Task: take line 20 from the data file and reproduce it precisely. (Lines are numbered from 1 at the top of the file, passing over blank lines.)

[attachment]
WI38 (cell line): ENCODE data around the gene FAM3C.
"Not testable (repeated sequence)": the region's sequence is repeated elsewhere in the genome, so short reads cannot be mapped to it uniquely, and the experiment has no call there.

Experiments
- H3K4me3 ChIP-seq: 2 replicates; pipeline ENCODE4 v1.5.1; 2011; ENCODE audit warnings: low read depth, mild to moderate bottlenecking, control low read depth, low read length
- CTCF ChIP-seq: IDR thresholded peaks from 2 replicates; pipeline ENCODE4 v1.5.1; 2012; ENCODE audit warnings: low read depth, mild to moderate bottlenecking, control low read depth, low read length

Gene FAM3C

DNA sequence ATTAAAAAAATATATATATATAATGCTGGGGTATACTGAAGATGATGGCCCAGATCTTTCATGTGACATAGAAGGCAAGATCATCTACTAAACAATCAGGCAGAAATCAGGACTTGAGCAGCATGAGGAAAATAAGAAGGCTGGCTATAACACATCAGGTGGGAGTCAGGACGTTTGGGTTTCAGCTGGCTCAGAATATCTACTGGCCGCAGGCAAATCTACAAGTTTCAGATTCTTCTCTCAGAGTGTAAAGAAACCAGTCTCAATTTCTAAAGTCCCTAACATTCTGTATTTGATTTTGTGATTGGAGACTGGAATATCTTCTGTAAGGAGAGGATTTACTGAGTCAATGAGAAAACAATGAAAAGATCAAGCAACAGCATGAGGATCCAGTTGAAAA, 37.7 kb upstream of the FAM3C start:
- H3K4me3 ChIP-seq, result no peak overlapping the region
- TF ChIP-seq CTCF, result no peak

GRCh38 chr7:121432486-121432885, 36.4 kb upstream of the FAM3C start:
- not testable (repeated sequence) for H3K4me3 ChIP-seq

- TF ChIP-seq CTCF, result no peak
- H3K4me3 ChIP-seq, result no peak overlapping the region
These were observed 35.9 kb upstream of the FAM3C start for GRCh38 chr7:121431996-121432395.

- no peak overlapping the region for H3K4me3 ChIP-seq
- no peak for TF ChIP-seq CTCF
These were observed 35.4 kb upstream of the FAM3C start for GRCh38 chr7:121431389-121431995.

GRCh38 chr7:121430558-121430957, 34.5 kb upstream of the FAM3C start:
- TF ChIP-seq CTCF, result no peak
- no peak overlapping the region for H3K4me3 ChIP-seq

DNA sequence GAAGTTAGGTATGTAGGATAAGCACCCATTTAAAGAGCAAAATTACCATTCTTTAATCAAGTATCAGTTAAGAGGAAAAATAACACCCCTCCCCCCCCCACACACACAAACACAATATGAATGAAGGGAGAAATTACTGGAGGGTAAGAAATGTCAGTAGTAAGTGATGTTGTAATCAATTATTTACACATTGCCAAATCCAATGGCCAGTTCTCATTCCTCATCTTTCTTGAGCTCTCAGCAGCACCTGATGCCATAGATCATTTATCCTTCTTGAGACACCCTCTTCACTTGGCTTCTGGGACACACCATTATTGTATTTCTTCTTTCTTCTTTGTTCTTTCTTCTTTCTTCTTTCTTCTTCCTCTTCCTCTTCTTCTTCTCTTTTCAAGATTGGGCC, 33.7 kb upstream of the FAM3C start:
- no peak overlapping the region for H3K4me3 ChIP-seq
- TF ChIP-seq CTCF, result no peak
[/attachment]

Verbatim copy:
- no peak overlapping the region for H3K4me3 ChIP-seq